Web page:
Did you find yourself breathing a sigh of relief at some point in the past year, thinking all the hullabaloo over the theories and practices of risk-based monitoring (RBM) and risk management in the clinical research enterprise had finally died down? Think again. Signs of ongoing concerns over the proper roles and execution of the two related concepts in medical research and development are creeping back into the light, judging by recent news items and recent and upcoming presentations.
Commenting on a 2019 U.S. Food and Drug Administration (FDA) draft guidance on RBM, the Association of Clinical Research Organizations (ACRO) announced that a survey of its member companies had found that “adoption of RBM tools is growing rapidly. In 2016, less than 20% of new trial starts employed some form of RBM oversight. In 2018, a majority of new trial starts were using RBM.” However, ACRO went on to note, “Challenges to implementation of RBM remain, including perceptions that traditional oversight methods are lower risk and less subject to critical scrutiny by U.S. and EU regulators.”
ACRO feels “FDA could help increase RBM implementation by articulating stronger and more straightforward support for [RBM] approaches,” specifically by describing RBM as a “best practice.”
Meanwhile, a public meeting to be hosted by Duke University’s Margolis Center for Health Policy on July 17 in Washington, D.C. under a cooperative agreement with the FDA will focus on the current state and hoped-for future of RBM in clinical investigations. One panel session will feature Jonathan Andrus, chief business officer at Clinical Ink, Ann Meeker-O’Connell, vice president and global head for quality assurance at IQVIA, and Mike Henderson, senior manager in health and life sciences industry analytics at SAS, exploring available analytic approaches, technology, and tools that could support the implementation of RBM.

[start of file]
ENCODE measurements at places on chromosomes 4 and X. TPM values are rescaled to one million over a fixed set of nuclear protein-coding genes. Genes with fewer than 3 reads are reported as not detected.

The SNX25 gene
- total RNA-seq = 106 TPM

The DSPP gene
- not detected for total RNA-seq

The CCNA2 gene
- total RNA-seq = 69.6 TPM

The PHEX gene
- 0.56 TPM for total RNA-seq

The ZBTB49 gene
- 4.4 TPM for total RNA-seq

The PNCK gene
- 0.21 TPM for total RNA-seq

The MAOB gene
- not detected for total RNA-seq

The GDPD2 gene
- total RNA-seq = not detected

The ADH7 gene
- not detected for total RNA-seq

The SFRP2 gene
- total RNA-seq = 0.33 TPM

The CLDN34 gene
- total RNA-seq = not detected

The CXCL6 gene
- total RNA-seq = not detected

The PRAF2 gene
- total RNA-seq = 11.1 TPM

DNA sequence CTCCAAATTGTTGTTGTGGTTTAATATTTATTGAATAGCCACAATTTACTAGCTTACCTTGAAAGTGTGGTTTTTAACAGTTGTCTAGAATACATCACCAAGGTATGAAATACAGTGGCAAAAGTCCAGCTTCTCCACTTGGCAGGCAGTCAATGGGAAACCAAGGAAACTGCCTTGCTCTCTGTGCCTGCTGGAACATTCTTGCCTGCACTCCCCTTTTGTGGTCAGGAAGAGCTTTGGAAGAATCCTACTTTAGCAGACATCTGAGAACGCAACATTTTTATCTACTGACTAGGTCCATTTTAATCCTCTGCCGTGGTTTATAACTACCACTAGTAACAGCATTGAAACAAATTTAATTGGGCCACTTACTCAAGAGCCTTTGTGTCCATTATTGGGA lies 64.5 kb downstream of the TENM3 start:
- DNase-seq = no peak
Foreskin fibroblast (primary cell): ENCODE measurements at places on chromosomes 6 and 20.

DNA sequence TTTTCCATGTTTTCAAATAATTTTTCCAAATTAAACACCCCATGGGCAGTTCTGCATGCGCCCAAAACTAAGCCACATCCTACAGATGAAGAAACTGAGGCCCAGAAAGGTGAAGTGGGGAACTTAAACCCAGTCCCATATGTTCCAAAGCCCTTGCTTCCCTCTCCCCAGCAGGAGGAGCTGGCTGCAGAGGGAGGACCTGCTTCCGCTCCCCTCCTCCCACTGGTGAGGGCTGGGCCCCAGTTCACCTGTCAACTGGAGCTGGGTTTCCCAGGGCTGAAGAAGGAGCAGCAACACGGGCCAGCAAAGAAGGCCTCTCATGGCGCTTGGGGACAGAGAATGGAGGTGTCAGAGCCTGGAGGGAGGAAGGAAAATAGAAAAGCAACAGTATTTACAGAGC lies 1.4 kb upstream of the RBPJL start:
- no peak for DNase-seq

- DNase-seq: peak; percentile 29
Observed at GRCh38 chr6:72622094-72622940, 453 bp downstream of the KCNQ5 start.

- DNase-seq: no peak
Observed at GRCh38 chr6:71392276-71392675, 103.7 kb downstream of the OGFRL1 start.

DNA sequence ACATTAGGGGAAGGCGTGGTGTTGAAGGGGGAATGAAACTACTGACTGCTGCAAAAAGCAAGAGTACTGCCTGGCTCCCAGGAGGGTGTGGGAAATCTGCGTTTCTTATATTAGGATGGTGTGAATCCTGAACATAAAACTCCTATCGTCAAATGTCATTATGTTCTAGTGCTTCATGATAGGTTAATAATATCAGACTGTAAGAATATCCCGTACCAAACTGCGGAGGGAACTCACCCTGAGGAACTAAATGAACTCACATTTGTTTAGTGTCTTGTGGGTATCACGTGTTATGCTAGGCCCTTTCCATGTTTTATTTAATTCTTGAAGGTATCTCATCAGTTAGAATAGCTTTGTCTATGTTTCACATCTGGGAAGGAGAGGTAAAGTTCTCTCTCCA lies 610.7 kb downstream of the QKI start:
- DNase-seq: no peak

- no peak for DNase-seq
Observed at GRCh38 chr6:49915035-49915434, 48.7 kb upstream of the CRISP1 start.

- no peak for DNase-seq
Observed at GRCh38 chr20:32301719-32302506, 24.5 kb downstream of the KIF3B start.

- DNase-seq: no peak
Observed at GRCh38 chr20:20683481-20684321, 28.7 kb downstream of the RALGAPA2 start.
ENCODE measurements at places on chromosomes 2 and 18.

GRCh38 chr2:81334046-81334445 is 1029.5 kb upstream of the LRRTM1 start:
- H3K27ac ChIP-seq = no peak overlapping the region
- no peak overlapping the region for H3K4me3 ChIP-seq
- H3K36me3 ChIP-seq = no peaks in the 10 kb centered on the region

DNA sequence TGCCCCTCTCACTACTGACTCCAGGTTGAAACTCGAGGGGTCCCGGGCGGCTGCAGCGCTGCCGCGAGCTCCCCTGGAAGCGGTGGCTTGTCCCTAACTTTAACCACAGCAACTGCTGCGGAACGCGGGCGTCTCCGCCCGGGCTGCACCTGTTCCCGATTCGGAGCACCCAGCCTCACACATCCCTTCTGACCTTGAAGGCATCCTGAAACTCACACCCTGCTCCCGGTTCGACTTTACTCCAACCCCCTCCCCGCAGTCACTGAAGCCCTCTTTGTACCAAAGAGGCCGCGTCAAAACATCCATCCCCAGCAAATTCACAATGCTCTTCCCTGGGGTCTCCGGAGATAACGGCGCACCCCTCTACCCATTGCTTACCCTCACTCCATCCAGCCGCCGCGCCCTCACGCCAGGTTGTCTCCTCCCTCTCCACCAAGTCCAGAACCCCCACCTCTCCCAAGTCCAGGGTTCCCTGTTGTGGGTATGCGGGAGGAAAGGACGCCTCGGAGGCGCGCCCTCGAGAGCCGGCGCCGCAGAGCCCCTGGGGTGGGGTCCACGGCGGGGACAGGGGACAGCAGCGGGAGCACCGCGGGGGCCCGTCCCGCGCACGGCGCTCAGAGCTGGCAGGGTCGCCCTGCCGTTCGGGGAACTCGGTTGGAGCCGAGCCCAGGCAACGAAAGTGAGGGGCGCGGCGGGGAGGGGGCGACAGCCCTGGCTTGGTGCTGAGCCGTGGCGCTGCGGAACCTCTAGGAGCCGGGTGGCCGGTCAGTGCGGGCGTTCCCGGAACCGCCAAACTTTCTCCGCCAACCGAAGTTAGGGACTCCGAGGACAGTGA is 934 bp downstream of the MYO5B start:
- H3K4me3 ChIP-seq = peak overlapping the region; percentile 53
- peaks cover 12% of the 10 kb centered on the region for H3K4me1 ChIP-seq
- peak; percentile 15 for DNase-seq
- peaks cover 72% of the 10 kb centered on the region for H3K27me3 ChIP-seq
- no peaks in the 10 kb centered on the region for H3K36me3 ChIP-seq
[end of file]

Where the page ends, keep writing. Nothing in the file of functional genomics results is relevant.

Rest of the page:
“Understanding why RBM approaches have not been widely adopted and what can be done to encourage their use will benefit the entire global pharma and biotech industry,” says Andrus.
The public workshop aims “to capture stakeholder input on the challenges, barriers, and enablers to implementation of RBM,” according to information on the Margolis Center’s website. “This workshop also will consider stakeholder experiences with RBM adoption and opportunities to improve the implementation of RBM.”
While RBM was often part of the mix of broader conversations at the recent ACRP 2019 meeting in Nashville, multiple speakers tackled associated risk management topics directly, including in the following sessions, recordings of which are available to ACRP members in the Online Conference Library:
- Susan Leister, MBA, PhD, CQA, CSSBB, presented “Risk Management, the Crash Course,” to help prepare listeners for the risk management requirements of the updates found in the ICH GCP E6(R2) guideline on Good Clinical Practice from the International Council for Harmonization.
- Suheila Abdul-Karrim, CCRA, CCRT, FACRP, CSci, and Victor Chen, MSc, presented “A Five Step Approach to Device Risk Management” to highlight risk management as an integral part of the medical device product development lifecycle.
- Jessica Saunders, MACPR, Sally Jo Zuspan, RN, MSN, and Melissa Metheny, RN, CCRC, presented “Risky Business: Impact of a Risk-Based, Study-Specific Training Program on Research Coordinator Competency in an Emergency Department Setting” to focus on three important steps to assure research coordinators’ competencies in study procedures at the beginning of a trial: risk assessment, development of a competency-based training program, and implementation of that program.
Author: Gary Cramer